A steady walk/run on the long 2-mile climb out of the village as full daylight appears rewards us with fabulous views of the Mamore's and the miles of open country beyond the Blackwater Dam towards Corrour and Rannoch. There is a light smattering of soft snow on the trail up and over the Devils Staircase, but luckily there does not appear to be any ice lurking underneath! Yes it is good to be reunited with this old friend, this trail I know so well and in keeping with my relaxed effort, I pause to take pictures every now and then, as today is not about racing but enjoying and thinking of my £40. The massive rocky outcrop of the "Buachaille", guardian and watcher over the approach to Glencoe, stands solid and impressive as ever across the glen, and looking east over to the ski centre where our journey is heading, ripples of blue sky appear between the grey wintry clouds.
It is easy trails now and I am getting into a good rhythm as we head on to the road section and pass the Kingshouse Hotel then head up and over the busy main road north, the A82. Waiting my gap in the traffic I am greeted by the checkpoint marshal with some water and the all important smile and encouragement. So far so good as I continue the runable climb up past Blackrock Cottage, perversely named as it is painted in now fading whitewash, and on up the trail to Rannoch Moor. Once the crest is attained, the familiar wild and wonderful vista of the moor opens up, and mile after mile of remote moorland stretches to the east, while on the western flank are the totally impressive shapes of Clach Leathad and Stob a Choire Odhair towering above the landscape.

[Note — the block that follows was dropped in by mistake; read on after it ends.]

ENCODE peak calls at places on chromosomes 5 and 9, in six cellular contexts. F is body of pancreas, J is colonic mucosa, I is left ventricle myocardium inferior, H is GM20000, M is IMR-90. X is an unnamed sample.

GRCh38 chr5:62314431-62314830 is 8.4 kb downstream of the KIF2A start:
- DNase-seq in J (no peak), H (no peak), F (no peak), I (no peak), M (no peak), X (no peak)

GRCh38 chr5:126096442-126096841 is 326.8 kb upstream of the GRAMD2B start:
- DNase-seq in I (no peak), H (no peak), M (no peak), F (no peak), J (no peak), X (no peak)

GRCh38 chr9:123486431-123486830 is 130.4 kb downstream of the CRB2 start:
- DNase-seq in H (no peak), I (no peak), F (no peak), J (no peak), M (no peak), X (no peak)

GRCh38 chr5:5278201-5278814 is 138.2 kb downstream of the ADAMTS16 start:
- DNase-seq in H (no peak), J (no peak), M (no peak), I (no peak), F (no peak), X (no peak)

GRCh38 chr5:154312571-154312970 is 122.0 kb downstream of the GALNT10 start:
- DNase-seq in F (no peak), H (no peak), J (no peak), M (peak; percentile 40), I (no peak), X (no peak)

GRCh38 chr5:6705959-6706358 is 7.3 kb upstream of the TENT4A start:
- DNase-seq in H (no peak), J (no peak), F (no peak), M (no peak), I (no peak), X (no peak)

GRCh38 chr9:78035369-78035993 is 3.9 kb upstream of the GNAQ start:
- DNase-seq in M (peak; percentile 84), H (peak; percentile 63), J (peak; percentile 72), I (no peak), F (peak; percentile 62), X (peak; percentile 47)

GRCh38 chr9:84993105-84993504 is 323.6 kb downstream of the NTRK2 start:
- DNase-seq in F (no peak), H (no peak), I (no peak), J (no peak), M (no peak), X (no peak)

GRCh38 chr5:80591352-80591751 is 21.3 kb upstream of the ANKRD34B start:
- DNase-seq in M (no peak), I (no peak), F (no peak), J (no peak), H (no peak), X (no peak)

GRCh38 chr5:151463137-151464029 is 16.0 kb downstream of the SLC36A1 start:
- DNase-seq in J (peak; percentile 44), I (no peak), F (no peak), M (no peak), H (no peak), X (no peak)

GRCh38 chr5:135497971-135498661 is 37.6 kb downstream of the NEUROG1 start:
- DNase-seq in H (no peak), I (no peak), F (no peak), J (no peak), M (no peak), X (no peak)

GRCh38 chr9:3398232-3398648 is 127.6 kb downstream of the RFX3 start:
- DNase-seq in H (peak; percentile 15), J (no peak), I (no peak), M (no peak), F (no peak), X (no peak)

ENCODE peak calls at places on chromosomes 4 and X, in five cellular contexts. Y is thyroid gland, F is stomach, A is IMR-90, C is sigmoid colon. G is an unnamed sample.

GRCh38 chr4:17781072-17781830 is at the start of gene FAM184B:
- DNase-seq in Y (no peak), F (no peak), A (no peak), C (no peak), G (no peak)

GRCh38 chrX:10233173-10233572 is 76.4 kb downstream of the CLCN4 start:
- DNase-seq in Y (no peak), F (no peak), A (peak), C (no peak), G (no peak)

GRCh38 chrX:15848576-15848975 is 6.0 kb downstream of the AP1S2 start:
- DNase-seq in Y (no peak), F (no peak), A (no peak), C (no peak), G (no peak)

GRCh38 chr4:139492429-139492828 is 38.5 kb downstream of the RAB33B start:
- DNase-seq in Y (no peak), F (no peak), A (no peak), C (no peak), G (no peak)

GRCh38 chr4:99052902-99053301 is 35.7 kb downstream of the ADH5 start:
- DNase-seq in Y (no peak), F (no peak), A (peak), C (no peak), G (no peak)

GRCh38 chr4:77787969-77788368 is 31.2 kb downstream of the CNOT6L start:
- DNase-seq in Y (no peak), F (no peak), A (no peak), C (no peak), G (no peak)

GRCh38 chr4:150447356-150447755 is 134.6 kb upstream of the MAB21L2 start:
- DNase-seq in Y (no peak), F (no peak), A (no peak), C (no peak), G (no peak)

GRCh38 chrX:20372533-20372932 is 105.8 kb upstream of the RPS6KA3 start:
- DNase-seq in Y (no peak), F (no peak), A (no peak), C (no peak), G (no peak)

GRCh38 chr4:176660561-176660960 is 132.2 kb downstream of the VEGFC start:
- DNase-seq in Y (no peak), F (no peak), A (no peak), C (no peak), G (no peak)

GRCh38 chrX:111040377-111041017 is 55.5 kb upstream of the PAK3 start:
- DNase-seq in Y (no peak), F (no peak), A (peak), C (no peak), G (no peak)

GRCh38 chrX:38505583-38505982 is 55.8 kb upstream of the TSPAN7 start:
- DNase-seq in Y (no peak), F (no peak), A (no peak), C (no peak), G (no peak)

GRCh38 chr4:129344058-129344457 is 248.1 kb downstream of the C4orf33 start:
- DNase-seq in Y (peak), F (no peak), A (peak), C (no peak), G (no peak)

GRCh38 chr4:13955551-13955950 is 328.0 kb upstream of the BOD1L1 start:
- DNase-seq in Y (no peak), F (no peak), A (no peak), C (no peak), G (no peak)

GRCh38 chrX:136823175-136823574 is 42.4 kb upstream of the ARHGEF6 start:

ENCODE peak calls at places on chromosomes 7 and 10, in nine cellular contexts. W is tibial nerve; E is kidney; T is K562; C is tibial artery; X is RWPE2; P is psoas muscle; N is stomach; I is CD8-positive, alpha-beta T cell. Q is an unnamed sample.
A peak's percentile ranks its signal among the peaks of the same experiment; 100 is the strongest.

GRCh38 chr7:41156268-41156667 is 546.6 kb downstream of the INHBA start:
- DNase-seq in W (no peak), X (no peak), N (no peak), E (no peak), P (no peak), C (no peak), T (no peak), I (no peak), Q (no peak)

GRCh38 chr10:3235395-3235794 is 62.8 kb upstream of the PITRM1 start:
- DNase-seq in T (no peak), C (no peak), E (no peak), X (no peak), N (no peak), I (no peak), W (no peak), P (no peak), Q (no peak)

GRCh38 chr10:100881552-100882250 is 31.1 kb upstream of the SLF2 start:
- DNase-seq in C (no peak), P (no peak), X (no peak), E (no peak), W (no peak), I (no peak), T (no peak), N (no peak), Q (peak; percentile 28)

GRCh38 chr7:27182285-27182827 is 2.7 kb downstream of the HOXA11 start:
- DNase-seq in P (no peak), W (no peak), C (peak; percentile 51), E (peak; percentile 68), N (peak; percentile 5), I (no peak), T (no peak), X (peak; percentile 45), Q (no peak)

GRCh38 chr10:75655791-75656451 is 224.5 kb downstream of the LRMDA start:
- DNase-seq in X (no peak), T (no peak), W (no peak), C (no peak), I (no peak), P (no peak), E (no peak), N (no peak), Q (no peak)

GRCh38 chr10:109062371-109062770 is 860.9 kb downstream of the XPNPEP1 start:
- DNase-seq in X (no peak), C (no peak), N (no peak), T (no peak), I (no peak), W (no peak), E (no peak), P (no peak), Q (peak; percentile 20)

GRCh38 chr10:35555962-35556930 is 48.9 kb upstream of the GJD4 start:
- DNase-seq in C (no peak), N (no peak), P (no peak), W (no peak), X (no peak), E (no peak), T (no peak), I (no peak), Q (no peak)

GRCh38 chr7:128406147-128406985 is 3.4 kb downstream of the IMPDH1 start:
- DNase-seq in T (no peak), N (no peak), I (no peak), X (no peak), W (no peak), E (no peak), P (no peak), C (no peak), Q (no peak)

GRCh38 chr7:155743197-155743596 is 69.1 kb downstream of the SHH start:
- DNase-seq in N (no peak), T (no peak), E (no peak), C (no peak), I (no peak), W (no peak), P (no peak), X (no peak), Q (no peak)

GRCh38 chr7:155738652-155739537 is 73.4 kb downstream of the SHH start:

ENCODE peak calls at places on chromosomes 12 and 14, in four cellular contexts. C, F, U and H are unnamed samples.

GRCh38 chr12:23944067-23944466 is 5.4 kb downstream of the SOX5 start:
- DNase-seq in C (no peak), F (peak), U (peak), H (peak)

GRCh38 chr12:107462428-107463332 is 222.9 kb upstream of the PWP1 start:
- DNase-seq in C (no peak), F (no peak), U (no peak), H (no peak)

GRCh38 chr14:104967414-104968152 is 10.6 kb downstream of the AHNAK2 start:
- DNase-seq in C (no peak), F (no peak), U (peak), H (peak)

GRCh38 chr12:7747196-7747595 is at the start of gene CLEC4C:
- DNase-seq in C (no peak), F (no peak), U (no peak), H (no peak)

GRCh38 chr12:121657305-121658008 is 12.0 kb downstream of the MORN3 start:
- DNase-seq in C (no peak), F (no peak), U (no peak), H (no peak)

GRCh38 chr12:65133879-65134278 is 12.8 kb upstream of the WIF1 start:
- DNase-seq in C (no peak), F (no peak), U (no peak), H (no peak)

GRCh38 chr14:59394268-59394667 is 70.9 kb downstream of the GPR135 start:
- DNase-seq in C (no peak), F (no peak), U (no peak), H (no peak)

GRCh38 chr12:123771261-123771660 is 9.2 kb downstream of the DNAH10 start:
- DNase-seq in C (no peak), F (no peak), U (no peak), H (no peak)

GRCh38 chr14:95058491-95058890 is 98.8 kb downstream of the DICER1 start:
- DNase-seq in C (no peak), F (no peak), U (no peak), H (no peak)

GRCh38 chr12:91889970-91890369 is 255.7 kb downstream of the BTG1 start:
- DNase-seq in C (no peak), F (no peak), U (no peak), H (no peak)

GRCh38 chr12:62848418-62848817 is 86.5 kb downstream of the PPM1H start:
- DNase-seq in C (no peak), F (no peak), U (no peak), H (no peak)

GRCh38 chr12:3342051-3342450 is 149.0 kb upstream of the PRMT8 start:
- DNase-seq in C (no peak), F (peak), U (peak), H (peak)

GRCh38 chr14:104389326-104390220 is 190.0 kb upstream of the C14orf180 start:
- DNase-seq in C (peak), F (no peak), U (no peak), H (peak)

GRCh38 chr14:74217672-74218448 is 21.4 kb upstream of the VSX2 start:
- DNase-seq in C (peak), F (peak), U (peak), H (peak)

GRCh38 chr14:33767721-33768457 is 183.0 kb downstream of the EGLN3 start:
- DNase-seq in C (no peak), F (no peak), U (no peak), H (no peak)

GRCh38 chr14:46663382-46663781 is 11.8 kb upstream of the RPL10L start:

General Wade's old drove road over the moor, although uneven in places, makes for good running and the miles seem to go quickly. The early morning chill has gone, the clouds seem higher and I am beginning to feel quite warm. Suddenly, all changes as a sharp breeze finds me, and sleet and the snow begin to fall, bouncing off my face, stinging slightly but at the same time reassuringly comforting and real. Through Victoria Bridge, past the old inn at Inveroran and as I work hard on the climb over the ridge, I begin to feel a chill creeping into my body, as the snow gets heavier, and I gain height. I am exposed to the full biting breeze sweeping down from the moor. Temporary doubts flicker across my mind, "Oh no, another hour or so of this", but then I crest the summit and reassuringly see the white shape of the Bridge of Orchy Hotel nestling in the valley ahead, and all looks still and benign down there.